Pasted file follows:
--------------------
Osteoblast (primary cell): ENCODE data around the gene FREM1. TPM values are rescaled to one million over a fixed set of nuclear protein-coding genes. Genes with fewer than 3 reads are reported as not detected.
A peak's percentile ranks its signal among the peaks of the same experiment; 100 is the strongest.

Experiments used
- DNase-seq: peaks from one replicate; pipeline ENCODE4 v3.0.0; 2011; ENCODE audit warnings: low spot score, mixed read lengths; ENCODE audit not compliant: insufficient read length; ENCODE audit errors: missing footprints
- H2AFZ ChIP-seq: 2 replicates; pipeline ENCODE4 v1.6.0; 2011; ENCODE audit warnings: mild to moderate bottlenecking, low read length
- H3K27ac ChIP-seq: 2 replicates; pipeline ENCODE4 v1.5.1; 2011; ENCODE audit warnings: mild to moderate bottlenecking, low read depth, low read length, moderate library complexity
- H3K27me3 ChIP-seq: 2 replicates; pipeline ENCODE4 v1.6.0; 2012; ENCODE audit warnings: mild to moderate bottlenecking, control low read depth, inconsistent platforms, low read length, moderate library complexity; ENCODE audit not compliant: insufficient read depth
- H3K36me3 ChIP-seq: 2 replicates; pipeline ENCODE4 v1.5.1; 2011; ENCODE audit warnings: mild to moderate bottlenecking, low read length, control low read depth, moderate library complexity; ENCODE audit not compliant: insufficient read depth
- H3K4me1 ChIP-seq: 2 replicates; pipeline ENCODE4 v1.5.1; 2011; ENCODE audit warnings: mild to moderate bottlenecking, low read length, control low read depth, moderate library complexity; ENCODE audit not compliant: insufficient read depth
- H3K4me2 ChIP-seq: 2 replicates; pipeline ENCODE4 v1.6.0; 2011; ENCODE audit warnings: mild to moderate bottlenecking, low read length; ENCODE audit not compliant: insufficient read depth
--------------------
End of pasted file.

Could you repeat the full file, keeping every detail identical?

Osteoblast (primary cell): ENCODE data around the gene FREM1. TPM values are rescaled to one million over a fixed set of nuclear protein-coding genes. Genes with fewer than 3 reads are reported as not detected.
A peak's percentile ranks its signal among the peaks of the same experiment; 100 is the strongest.

Experiments used
- DNase-seq: peaks from one replicate; pipeline ENCODE4 v3.0.0; 2011; ENCODE audit warnings: low spot score, mixed read lengths; ENCODE audit not compliant: insufficient read length; ENCODE audit errors: missing footprints
- H2AFZ ChIP-seq: 2 replicates; pipeline ENCODE4 v1.6.0; 2011; ENCODE audit warnings: mild to moderate bottlenecking, low read length
- H3K27ac ChIP-seq: 2 replicates; pipeline ENCODE4 v1.5.1; 2011; ENCODE audit warnings: mild to moderate bottlenecking, low read depth, low read length, moderate library complexity
- H3K27me3 ChIP-seq: 2 replicates; pipeline ENCODE4 v1.6.0; 2012; ENCODE audit warnings: mild to moderate bottlenecking, control low read depth, inconsistent platforms, low read length, moderate library complexity; ENCODE audit not compliant: insufficient read depth
- H3K36me3 ChIP-seq: 2 replicates; pipeline ENCODE4 v1.5.1; 2011; ENCODE audit warnings: mild to moderate bottlenecking, low read length, control low read depth, moderate library complexity; ENCODE audit not compliant: insufficient read depth
- H3K4me1 ChIP-seq: 2 replicates; pipeline ENCODE4 v1.5.1; 2011; ENCODE audit warnings: mild to moderate bottlenecking, low read length, control low read depth, moderate library complexity; ENCODE audit not compliant: insufficient read depth
- H3K4me2 ChIP-seq: 2 replicates; pipeline ENCODE4 v1.6.0; 2011; ENCODE audit warnings: mild to moderate bottlenecking, low read length; ENCODE audit not compliant: insufficient read depth